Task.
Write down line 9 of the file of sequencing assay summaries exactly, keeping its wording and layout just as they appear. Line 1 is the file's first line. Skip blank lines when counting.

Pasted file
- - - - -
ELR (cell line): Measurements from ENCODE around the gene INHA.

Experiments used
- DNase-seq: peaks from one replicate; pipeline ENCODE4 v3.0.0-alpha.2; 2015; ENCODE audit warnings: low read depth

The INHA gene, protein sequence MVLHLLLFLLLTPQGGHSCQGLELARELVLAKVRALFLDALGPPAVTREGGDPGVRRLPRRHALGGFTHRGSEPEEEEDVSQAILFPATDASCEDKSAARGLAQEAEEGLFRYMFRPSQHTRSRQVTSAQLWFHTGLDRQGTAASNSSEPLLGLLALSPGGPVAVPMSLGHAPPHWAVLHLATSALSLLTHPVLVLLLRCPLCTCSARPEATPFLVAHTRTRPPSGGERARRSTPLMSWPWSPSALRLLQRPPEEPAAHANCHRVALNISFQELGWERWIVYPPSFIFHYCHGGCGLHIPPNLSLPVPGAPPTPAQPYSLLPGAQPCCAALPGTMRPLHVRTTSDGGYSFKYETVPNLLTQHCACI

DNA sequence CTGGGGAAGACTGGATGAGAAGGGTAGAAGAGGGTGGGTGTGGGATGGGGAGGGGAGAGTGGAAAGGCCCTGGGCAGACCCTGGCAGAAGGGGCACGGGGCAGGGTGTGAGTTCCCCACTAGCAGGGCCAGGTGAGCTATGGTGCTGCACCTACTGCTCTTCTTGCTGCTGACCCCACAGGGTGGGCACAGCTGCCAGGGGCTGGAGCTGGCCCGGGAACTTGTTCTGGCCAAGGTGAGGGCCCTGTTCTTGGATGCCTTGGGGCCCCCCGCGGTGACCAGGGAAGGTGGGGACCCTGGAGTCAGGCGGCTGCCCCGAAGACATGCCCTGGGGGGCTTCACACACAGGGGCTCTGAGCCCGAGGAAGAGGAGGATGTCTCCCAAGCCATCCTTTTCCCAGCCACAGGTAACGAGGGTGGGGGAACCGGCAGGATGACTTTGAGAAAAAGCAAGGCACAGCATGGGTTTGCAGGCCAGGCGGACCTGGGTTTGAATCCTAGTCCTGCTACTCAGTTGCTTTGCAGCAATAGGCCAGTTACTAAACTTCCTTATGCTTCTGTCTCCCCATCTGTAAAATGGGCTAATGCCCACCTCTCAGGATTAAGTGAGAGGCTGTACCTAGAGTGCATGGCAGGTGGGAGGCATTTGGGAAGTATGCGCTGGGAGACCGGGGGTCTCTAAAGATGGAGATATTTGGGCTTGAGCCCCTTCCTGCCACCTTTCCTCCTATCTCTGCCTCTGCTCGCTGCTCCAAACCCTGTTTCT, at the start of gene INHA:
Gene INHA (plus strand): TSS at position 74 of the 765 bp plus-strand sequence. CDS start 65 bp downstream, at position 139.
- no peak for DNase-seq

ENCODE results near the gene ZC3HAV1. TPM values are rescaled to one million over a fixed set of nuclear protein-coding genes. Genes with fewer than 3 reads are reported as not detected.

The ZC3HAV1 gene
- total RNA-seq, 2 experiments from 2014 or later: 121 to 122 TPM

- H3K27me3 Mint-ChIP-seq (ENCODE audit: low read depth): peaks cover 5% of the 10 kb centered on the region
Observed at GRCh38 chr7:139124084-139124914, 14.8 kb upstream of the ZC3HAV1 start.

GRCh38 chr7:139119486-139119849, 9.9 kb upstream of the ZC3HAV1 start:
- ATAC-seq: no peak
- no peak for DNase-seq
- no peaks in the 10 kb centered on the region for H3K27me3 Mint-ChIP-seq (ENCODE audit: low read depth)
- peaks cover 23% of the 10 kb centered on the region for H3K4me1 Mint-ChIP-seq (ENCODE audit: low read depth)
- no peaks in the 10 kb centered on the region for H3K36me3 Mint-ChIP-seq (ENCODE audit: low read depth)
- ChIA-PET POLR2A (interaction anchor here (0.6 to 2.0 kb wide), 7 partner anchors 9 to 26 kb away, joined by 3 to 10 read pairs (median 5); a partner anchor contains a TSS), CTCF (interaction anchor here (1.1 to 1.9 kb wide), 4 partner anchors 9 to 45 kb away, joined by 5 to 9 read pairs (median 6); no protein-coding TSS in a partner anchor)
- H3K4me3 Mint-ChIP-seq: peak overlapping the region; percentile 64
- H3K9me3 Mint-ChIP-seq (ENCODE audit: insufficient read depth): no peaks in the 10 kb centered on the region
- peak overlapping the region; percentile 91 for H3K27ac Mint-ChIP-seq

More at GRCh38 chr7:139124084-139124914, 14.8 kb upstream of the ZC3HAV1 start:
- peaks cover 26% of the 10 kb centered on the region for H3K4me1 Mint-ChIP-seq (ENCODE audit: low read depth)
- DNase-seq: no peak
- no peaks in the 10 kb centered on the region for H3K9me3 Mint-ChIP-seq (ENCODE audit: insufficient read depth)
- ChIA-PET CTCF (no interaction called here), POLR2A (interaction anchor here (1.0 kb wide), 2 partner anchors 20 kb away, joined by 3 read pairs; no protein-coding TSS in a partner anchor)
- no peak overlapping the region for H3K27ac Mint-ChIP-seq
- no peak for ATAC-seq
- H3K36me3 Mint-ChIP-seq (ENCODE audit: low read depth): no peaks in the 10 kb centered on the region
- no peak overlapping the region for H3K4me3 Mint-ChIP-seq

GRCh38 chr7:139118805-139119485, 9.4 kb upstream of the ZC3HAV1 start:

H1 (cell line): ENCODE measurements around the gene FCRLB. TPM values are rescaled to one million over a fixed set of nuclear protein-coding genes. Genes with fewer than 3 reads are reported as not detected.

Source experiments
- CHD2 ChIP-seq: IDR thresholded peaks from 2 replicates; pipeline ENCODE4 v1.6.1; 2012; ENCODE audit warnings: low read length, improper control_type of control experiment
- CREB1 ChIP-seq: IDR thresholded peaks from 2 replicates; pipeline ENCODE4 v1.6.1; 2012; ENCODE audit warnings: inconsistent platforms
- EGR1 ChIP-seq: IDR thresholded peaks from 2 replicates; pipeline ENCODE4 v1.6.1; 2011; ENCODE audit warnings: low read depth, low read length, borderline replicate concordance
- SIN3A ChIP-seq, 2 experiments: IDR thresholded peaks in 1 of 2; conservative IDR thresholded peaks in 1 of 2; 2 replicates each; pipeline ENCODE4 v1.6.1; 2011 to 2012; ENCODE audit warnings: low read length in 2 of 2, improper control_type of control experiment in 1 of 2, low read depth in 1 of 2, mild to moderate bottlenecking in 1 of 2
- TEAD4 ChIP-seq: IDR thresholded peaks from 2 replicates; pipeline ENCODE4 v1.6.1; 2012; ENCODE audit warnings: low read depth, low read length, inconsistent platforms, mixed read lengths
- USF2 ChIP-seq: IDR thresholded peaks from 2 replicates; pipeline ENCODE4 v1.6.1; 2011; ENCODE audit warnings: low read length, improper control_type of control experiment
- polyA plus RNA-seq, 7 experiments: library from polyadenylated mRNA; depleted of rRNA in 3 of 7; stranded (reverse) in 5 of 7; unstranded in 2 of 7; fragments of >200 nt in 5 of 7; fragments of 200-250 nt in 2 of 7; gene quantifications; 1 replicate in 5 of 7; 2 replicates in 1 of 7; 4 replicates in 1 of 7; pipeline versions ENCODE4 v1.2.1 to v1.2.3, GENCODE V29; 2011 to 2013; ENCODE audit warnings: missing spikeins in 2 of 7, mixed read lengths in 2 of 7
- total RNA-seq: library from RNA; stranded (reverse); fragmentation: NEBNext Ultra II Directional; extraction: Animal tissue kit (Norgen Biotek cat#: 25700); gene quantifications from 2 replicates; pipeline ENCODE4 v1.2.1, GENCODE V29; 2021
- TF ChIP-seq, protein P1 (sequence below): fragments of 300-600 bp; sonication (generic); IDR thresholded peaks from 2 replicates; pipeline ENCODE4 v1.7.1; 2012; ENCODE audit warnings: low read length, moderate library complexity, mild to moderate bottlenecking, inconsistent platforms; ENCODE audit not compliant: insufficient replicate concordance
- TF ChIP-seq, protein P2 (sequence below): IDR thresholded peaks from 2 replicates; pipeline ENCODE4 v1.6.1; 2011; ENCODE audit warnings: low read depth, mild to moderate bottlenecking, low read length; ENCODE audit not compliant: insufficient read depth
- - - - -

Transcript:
The ZC3HAV1 gene